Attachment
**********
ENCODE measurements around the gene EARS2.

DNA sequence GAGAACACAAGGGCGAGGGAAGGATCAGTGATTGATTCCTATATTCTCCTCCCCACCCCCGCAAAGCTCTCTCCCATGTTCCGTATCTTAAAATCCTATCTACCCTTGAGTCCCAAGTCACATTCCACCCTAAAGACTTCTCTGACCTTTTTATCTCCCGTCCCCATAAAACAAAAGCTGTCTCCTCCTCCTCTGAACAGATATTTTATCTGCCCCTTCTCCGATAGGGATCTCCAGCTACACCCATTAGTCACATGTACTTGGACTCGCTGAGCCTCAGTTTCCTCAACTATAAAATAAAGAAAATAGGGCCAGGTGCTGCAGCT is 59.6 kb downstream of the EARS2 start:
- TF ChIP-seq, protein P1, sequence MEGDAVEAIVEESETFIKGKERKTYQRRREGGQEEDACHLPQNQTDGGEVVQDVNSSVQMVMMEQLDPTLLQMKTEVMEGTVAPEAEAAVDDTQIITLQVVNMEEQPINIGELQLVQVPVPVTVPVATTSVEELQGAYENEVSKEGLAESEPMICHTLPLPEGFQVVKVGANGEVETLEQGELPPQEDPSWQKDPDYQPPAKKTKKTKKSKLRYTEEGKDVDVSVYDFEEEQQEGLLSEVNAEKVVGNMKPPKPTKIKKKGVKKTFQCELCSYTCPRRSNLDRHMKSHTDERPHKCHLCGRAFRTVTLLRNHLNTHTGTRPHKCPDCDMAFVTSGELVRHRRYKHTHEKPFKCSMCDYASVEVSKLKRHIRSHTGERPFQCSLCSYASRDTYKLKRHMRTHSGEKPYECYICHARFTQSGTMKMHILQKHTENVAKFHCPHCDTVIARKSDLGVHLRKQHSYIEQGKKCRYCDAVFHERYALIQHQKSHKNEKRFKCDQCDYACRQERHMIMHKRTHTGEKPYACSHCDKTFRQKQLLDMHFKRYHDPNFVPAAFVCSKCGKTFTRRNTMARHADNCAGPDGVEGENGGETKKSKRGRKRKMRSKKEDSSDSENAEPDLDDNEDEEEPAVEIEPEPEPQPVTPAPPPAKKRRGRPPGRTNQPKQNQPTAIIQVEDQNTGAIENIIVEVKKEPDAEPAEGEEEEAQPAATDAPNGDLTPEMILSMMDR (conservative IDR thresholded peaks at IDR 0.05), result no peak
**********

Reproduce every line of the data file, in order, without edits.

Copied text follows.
ENCODE measurements around the gene EARS2.

DNA sequence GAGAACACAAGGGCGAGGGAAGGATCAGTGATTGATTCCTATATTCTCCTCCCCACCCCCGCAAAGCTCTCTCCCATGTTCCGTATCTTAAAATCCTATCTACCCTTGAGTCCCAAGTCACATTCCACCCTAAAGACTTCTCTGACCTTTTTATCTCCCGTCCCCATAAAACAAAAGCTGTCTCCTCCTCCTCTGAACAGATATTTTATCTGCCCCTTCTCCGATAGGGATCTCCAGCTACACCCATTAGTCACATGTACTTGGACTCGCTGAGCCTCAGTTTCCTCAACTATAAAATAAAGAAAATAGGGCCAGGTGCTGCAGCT is 59.6 kb downstream of the EARS2 start:
- TF ChIP-seq, protein P1, sequence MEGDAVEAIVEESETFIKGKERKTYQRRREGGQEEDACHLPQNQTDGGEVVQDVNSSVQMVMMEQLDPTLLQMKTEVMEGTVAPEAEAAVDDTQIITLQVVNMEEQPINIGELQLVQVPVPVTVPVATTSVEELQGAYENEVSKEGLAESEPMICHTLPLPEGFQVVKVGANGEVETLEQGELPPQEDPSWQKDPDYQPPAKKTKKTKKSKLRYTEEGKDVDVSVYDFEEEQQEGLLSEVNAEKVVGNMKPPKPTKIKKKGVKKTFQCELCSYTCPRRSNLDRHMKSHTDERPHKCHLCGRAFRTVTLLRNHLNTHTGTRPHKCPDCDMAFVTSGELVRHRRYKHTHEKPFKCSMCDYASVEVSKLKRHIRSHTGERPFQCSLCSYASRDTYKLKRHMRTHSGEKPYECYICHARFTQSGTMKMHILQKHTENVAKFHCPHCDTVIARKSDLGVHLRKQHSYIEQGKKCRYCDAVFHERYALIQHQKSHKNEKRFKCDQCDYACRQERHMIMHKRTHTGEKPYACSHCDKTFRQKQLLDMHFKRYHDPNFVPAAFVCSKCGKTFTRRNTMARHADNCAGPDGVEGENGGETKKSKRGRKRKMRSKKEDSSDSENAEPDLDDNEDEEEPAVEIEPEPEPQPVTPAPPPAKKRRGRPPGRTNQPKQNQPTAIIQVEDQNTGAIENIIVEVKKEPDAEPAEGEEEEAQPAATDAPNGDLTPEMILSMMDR (conservative IDR thresholded peaks at IDR 0.05), result no peak